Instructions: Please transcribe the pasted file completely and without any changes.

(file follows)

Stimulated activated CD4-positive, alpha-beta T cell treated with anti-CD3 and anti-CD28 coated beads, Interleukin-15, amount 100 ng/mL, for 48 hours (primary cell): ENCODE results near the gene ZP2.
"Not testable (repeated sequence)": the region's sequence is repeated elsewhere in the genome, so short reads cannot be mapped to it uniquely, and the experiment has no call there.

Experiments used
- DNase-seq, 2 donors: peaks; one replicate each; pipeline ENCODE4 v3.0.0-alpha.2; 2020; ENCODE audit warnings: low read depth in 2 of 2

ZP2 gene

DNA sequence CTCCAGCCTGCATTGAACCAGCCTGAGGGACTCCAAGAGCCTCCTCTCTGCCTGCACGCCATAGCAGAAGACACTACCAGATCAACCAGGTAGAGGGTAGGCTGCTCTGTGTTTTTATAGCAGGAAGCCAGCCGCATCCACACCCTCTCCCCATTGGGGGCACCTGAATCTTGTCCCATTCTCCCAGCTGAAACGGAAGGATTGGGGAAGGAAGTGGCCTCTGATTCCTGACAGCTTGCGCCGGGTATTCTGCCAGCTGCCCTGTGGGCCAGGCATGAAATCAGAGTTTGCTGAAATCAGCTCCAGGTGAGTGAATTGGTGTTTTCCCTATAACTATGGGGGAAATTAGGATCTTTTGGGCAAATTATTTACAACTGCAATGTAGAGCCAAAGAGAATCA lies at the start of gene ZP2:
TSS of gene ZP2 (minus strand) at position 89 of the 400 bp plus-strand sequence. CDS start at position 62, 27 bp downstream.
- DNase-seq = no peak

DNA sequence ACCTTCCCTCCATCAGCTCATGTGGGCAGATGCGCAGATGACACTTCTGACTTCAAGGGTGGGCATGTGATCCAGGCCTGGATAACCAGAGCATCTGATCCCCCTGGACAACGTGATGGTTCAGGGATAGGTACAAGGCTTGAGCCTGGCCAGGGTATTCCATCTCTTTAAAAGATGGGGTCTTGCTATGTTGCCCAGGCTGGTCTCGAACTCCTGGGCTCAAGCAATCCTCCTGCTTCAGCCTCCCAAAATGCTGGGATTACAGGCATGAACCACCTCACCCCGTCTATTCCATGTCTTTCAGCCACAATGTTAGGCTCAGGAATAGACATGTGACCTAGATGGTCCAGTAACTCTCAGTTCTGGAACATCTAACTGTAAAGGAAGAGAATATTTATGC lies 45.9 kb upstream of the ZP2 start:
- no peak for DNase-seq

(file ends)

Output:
Stimulated activated CD4-positive, alpha-beta T cell treated with anti-CD3 and anti-CD28 coated beads, Interleukin-15, amount 100 ng/mL, for 48 hours (primary cell): ENCODE results near the gene ZP2.
"Not testable (repeated sequence)": the region's sequence is repeated elsewhere in the genome, so short reads cannot be mapped to it uniquely, and the experiment has no call there.

Experiments used
- DNase-seq, 2 donors: peaks; one replicate each; pipeline ENCODE4 v3.0.0-alpha.2; 2020; ENCODE audit warnings: low read depth in 2 of 2

ZP2 gene

DNA sequence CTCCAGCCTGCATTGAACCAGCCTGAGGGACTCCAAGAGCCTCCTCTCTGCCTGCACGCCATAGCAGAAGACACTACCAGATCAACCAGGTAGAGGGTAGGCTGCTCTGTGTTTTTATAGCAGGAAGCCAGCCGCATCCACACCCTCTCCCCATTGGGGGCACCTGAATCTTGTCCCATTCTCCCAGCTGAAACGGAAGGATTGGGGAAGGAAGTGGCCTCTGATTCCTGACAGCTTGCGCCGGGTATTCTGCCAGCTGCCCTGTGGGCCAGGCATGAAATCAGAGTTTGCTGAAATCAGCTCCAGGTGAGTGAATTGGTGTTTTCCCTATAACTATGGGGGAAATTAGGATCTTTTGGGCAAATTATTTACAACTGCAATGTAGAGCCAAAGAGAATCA lies at the start of gene ZP2:
TSS of gene ZP2 (minus strand) at position 89 of the 400 bp plus-strand sequence. CDS start at position 62, 27 bp downstream.
- DNase-seq = no peak

DNA sequence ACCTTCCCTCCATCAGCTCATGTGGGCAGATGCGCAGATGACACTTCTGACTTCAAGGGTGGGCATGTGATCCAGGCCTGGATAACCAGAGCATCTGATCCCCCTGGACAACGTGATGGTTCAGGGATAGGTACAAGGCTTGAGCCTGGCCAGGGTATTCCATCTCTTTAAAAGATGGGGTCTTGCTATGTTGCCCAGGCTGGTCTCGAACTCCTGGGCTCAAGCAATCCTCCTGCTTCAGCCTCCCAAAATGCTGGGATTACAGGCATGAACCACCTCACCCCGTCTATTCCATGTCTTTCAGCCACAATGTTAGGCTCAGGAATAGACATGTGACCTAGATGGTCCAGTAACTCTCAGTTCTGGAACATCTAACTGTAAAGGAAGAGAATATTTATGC lies 45.9 kb upstream of the ZP2 start:
- no peak for DNase-seq